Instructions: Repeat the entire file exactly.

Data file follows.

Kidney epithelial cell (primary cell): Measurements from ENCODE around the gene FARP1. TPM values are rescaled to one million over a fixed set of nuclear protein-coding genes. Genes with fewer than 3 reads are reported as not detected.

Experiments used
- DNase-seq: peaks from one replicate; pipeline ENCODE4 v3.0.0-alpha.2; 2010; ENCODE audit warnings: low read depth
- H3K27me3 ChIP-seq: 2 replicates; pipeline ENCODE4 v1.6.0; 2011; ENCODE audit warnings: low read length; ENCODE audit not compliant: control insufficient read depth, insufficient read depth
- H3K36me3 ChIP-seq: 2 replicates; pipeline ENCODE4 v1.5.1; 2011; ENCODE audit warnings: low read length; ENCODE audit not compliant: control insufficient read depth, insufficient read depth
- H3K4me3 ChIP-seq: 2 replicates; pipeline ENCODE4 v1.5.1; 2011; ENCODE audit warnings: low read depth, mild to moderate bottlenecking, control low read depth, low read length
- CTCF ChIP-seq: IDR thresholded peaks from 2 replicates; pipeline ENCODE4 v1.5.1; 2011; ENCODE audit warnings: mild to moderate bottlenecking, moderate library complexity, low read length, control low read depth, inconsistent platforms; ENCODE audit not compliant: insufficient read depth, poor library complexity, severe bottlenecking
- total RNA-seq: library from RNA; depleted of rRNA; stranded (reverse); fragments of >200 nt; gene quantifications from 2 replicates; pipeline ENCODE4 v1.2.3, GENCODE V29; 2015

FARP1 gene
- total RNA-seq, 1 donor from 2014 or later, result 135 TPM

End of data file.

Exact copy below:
Kidney epithelial cell (primary cell): Measurements from ENCODE around the gene FARP1. TPM values are rescaled to one million over a fixed set of nuclear protein-coding genes. Genes with fewer than 3 reads are reported as not detected.

Experiments used
- DNase-seq: peaks from one replicate; pipeline ENCODE4 v3.0.0-alpha.2; 2010; ENCODE audit warnings: low read depth
- H3K27me3 ChIP-seq: 2 replicates; pipeline ENCODE4 v1.6.0; 2011; ENCODE audit warnings: low read length; ENCODE audit not compliant: control insufficient read depth, insufficient read depth
- H3K36me3 ChIP-seq: 2 replicates; pipeline ENCODE4 v1.5.1; 2011; ENCODE audit warnings: low read length; ENCODE audit not compliant: control insufficient read depth, insufficient read depth
- H3K4me3 ChIP-seq: 2 replicates; pipeline ENCODE4 v1.5.1; 2011; ENCODE audit warnings: low read depth, mild to moderate bottlenecking, control low read depth, low read length
- CTCF ChIP-seq: IDR thresholded peaks from 2 replicates; pipeline ENCODE4 v1.5.1; 2011; ENCODE audit warnings: mild to moderate bottlenecking, moderate library complexity, low read length, control low read depth, inconsistent platforms; ENCODE audit not compliant: insufficient read depth, poor library complexity, severe bottlenecking
- total RNA-seq: library from RNA; depleted of rRNA; stranded (reverse); fragments of >200 nt; gene quantifications from 2 replicates; pipeline ENCODE4 v1.2.3, GENCODE V29; 2015

FARP1 gene
- total RNA-seq, 1 donor from 2014 or later, result 135 TPM